Apple's support forums, too, are brimming with criticism about Siri's unreliable performance, with complaints that one minute the software works fine but the next it's incapable of connecting with back-end servers to deliver an answer. Other users have posted complaints about the software not properly recognizing voice requests, trouble with making calls, complaints about changes to the sound of "her" voice, and more.
Peppered among the questions and complaints are user recommendations that wiping the device clean will restore Siri's functionality -- though that likely is not advice that Apple would provide. Additionally, several users have pointed out that Siri is a beta product and that users should thus be patient and expect such issues.
The problem with that argument is that Apple has not been clear in its marketing and advertising materials that Siri is in beta status and won't consistently perform as described. "Buried in Apple's website is the amorphous sentence: 'Siri is currently in beta and we'll continue to improve it over time,'" according to the lawsuit.
Indeed, the iPhone section of the Apple website hypes Siri's personal-assistant capabilities, but there's no mention that it's a beta product until you move to the Siri page. There, a little orange box reading "Beta" appears at the top -- but there's no specific explanation or warning about the implications of the beta label, such as "Because this product is currently in beta, it will not function reliably or consistently."
Additionally, if Siri is a beta product, why did Apple choose to build a new smartphone around the software in the first place? A more prudent approach -- one that would not generate criticism and lawsuits -- would have been to roll it out in phases, thus generating interest while testing the limits of the service.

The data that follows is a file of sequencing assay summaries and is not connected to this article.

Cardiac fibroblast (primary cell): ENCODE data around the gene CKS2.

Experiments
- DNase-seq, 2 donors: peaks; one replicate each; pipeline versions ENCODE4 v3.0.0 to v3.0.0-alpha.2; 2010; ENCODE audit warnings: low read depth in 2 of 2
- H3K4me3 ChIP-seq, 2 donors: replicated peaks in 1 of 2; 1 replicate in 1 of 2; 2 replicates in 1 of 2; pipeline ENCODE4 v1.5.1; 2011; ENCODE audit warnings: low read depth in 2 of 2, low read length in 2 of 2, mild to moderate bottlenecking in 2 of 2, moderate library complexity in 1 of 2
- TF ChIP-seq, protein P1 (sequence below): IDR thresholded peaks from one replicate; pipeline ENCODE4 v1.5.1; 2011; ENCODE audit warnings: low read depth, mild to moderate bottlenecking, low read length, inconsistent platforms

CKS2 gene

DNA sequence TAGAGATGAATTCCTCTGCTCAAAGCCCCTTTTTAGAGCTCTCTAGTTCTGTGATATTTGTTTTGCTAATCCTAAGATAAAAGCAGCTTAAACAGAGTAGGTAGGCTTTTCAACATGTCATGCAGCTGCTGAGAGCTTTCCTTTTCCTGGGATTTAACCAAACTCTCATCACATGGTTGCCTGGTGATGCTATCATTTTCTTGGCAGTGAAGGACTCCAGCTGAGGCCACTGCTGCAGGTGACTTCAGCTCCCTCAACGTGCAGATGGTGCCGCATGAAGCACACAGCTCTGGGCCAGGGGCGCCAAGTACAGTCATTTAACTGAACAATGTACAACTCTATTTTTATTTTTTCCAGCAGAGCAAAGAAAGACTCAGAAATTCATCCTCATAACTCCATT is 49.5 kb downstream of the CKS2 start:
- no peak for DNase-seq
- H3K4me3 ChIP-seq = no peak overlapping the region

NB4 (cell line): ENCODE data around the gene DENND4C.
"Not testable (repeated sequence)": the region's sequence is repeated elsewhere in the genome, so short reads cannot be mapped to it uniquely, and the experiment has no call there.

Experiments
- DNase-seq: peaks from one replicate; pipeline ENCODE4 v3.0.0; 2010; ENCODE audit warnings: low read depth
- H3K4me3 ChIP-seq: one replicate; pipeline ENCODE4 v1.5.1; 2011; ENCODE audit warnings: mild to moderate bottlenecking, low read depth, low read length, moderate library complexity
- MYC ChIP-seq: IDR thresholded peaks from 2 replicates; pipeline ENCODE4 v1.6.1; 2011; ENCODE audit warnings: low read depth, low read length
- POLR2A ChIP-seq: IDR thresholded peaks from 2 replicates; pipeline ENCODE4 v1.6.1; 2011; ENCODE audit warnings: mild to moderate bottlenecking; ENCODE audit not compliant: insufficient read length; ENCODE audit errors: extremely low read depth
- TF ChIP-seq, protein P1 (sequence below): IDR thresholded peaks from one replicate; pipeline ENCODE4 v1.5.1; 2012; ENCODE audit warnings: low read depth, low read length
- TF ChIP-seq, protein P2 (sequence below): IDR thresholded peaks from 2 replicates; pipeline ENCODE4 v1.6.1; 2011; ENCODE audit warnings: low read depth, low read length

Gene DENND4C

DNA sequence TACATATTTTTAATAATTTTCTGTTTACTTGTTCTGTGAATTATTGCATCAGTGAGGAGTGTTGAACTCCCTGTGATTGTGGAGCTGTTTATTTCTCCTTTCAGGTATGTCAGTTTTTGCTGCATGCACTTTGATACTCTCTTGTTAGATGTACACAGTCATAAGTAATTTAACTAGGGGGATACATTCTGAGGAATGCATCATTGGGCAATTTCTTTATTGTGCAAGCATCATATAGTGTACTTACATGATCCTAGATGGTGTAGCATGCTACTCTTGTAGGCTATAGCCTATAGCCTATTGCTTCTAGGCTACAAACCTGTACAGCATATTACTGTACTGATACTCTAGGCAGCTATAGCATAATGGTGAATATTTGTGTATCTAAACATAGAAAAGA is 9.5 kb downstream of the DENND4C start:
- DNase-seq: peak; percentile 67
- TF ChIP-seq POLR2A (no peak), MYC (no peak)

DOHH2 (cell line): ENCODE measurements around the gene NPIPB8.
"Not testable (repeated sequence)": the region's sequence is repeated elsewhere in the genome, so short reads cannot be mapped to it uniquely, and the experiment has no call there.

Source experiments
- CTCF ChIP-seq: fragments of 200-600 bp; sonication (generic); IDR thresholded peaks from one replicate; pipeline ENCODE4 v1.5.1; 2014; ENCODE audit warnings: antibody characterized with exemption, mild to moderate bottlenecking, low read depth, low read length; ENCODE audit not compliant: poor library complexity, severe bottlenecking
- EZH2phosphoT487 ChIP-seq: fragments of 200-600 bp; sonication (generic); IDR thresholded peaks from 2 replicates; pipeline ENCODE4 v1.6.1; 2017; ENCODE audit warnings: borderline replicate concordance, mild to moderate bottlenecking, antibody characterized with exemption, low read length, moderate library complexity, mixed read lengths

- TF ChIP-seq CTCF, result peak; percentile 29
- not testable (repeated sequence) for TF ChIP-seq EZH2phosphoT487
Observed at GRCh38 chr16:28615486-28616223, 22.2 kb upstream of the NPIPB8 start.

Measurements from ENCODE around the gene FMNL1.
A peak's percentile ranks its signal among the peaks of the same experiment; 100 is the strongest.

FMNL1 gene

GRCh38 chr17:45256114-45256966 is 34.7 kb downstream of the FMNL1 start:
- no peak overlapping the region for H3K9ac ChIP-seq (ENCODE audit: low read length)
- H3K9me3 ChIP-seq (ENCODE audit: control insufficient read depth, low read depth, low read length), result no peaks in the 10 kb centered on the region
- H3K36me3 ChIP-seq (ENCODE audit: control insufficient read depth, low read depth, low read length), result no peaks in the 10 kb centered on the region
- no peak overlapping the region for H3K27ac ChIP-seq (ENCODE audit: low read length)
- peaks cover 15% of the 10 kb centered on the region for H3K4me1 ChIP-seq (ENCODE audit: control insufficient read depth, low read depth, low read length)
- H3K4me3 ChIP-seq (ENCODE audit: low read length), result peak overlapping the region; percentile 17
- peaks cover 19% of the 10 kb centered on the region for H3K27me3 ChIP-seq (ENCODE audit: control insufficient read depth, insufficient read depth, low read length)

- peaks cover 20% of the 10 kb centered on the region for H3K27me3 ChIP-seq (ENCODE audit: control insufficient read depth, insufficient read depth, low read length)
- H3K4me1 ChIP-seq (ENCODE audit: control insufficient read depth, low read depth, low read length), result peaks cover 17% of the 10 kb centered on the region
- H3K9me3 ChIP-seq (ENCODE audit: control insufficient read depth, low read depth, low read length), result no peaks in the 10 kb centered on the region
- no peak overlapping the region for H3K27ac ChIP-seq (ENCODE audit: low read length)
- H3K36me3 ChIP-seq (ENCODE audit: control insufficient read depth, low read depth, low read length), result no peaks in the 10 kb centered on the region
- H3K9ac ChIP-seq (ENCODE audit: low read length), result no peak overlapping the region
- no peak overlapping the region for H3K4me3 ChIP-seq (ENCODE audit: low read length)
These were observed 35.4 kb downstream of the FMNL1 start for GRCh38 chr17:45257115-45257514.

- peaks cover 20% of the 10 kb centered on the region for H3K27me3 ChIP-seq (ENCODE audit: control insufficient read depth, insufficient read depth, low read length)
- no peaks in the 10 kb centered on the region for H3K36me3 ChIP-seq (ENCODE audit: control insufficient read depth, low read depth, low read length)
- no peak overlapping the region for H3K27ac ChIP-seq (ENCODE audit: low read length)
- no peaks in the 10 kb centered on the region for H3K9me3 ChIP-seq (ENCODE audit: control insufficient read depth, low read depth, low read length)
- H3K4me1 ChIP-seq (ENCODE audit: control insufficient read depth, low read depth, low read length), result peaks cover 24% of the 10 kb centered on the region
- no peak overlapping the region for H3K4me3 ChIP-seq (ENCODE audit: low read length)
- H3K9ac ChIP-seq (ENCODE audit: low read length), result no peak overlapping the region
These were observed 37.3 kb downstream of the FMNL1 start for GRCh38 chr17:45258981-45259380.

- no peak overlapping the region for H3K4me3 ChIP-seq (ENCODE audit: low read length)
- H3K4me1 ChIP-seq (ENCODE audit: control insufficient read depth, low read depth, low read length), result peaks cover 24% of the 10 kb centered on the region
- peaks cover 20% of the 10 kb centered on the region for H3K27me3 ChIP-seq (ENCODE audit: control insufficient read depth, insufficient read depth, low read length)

Did Apple truly believe that, even in beta, Siri was ready for prime time? Or did the company arrogantly think, "Hey, we're Apple. We can roll out whatever we want and people will keep using us."
Whether it was arrogance, poor planning, or some combination thereof, Apple should be careful not to squander the admiration and goodwill it's generated over the years. Although Apple still has its fair share of avid supporters, company execs should be more than a little worried about the bad mojo the company has accumulated of late.
Apple's greatest selling points for its products are their reputations for reliability, security, quality design, and ease-of-use -- all factors that contribute to the company's ability to charge a premium for its wares. If the company doesn't lay out a short-term damage-control plan as well as a long-term strategy to restore its invaluable image , it stands to lose hard-won ground to its array of competitors salivating for a piece of the Apple pie.
This story, "Is Siri getting stupider?," was originally published at InfoWorld.com. Get the first word on what the important tech news really means with the InfoWorld Tech Watch blog. For the latest developments in business technology news, follow InfoWorld.com on Twitter.